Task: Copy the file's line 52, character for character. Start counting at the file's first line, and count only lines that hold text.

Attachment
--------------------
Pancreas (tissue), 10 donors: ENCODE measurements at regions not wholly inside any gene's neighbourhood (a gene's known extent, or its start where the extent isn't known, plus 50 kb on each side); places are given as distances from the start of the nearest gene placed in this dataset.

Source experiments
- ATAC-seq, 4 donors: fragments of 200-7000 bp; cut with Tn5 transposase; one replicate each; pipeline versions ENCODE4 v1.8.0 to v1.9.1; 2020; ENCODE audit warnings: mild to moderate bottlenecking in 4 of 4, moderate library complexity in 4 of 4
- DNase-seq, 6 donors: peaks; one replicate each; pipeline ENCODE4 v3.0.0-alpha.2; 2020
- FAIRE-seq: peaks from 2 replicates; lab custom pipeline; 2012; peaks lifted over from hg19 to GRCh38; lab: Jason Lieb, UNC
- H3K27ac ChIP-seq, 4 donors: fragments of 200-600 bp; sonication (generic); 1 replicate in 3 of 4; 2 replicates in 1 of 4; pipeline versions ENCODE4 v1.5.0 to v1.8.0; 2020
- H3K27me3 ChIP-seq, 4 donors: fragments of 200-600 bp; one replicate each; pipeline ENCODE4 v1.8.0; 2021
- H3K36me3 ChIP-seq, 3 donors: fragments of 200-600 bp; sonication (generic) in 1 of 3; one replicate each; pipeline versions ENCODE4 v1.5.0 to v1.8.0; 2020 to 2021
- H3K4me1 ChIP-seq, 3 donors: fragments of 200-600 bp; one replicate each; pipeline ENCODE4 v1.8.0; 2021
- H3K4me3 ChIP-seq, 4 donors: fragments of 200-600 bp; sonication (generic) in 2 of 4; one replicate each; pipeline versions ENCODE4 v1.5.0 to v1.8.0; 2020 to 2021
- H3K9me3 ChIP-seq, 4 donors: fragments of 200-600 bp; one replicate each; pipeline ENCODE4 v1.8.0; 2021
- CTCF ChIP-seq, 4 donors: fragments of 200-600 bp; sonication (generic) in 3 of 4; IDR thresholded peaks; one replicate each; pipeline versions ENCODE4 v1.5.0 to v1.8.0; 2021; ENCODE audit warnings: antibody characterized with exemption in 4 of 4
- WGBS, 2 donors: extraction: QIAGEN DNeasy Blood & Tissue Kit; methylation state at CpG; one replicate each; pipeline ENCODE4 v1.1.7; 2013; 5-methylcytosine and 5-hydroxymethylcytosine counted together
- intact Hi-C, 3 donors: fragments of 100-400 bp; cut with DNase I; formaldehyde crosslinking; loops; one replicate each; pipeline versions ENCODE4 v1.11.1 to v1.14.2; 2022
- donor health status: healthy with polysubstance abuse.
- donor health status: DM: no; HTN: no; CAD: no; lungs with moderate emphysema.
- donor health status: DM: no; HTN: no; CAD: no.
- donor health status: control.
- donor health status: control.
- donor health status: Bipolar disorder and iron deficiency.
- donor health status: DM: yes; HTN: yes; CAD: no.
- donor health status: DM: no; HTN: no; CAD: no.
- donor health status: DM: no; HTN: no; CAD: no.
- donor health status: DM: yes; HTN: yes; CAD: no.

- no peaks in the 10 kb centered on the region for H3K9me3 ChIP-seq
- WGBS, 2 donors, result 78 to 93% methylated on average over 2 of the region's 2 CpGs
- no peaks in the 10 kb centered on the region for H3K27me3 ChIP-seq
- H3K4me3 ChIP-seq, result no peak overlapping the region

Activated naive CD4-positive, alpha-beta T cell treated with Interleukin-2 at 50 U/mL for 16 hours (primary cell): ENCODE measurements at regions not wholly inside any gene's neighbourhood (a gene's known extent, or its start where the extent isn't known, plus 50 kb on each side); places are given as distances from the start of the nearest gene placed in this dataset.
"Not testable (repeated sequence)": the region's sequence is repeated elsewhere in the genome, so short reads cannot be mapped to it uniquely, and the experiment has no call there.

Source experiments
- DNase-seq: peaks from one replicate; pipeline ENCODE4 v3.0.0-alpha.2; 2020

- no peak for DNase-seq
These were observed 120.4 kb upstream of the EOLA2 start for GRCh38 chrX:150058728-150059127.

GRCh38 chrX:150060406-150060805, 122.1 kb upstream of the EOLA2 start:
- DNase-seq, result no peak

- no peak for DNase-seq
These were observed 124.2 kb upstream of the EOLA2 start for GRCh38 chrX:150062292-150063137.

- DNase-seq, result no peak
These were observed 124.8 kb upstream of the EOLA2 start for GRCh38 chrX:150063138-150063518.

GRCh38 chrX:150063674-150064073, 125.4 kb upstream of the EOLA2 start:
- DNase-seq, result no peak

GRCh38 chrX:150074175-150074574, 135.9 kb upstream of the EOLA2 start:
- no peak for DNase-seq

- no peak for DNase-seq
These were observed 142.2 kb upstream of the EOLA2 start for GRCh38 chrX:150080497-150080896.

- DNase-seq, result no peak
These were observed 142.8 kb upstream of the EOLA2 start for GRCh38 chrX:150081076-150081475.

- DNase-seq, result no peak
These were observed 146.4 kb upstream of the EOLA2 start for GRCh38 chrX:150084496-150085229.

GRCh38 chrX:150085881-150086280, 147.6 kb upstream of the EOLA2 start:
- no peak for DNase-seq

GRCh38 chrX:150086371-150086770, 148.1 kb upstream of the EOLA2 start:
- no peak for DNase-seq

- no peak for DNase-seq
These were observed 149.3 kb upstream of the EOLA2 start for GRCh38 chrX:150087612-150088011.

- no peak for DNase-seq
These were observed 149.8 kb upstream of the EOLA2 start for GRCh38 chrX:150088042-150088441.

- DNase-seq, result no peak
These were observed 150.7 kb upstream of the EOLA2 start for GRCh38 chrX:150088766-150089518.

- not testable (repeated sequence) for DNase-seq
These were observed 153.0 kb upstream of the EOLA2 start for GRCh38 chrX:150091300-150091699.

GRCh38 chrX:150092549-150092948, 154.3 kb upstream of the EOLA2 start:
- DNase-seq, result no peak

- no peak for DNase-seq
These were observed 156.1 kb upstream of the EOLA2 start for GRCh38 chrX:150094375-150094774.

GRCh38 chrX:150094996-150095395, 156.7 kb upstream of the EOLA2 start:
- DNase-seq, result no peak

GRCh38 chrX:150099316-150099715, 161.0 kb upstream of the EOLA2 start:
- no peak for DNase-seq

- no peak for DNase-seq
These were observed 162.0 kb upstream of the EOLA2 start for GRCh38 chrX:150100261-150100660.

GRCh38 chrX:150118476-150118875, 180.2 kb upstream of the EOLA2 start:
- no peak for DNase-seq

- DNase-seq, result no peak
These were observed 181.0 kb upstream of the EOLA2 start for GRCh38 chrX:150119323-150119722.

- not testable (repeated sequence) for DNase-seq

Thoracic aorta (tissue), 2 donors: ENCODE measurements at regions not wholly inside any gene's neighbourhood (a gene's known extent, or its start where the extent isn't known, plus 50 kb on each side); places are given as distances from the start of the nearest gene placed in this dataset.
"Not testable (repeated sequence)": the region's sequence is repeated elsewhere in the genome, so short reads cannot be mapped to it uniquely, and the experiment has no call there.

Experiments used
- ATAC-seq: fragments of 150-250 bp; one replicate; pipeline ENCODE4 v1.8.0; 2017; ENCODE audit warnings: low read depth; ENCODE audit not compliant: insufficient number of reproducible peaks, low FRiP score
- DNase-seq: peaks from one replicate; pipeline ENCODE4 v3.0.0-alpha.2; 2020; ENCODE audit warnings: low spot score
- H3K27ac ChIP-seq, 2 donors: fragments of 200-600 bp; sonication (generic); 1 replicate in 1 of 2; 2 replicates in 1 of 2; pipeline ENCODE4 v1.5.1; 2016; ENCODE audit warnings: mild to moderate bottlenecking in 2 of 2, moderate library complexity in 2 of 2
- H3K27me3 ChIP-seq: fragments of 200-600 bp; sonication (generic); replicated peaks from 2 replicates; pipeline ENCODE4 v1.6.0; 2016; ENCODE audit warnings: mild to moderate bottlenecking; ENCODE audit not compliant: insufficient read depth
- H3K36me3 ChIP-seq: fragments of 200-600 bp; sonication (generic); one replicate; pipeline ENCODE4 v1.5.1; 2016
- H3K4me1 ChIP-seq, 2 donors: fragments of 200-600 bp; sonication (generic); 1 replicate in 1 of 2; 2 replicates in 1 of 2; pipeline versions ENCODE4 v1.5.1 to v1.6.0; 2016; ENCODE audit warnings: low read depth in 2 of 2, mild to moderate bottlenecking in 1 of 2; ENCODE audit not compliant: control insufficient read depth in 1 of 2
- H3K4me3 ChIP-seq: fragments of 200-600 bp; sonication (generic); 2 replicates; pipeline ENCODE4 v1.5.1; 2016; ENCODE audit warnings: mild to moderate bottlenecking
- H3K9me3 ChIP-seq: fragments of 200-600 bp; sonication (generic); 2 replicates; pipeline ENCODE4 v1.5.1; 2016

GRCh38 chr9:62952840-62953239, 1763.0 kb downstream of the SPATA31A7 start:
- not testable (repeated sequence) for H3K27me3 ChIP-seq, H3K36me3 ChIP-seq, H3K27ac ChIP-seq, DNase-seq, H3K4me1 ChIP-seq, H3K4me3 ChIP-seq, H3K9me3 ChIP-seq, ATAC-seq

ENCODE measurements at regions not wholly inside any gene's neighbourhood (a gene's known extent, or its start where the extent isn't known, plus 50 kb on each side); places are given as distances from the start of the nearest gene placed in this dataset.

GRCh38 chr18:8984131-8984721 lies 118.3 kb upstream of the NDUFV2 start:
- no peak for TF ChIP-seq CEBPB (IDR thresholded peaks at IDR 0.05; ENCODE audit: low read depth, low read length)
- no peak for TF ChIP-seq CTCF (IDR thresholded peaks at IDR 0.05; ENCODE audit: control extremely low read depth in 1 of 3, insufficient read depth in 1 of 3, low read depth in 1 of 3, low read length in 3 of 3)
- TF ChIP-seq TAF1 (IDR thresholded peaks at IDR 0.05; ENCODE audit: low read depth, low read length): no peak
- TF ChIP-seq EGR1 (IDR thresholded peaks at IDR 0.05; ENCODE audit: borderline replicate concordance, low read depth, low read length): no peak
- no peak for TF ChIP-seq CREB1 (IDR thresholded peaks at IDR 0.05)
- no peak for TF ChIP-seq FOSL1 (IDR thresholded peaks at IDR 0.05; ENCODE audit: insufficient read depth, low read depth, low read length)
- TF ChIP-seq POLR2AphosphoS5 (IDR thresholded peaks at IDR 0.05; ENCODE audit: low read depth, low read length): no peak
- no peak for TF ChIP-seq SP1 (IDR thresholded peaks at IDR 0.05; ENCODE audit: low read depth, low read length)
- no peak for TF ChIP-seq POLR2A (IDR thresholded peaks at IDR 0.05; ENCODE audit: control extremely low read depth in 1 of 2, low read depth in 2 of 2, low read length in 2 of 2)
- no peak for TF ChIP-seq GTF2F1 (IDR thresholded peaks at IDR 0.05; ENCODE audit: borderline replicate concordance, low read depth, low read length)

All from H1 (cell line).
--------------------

- no peak for DNase-seq